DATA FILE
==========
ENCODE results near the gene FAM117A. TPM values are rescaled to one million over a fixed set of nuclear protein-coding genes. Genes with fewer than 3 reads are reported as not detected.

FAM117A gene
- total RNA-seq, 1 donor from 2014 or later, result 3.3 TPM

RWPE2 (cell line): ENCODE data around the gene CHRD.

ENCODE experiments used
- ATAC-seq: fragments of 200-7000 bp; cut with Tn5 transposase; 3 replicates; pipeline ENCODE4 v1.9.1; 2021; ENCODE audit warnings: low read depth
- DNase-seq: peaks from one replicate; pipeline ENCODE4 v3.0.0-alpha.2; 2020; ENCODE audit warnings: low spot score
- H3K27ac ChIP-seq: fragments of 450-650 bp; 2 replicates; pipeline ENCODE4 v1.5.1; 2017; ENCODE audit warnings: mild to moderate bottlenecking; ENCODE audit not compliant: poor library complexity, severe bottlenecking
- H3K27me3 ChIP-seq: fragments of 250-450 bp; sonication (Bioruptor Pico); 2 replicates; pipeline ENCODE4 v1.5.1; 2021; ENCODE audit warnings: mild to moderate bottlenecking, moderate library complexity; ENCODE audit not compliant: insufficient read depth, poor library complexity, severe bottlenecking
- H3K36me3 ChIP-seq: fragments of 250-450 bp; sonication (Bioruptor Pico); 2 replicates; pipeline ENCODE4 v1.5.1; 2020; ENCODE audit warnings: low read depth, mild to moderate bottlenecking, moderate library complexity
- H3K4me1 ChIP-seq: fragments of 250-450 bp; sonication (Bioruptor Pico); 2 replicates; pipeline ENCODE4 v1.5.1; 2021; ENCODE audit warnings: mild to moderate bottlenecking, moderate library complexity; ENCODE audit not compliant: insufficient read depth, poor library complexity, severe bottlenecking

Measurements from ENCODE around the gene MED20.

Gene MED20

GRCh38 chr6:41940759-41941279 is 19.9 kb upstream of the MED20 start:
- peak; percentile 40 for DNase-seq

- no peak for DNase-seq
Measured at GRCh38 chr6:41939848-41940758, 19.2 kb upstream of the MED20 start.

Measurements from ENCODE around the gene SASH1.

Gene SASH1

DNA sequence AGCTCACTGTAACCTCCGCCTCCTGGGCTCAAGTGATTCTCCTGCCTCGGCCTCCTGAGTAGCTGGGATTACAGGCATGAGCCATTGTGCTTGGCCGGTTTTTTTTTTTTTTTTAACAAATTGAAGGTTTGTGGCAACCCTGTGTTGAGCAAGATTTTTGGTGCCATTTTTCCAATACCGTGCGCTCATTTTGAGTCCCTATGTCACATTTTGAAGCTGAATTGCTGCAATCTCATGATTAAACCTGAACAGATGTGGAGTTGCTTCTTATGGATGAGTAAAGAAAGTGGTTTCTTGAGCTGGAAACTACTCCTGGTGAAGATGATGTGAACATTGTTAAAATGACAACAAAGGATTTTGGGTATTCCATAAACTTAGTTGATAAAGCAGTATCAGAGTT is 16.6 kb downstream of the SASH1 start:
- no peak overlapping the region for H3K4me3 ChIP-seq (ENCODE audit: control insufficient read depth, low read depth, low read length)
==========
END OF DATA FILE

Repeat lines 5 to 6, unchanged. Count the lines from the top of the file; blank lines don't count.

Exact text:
ENCODE experiments used
- ATAC-seq: fragments of 200-7000 bp; cut with Tn5 transposase; 3 replicates; pipeline ENCODE4 v1.9.1; 2021; ENCODE audit warnings: low read depth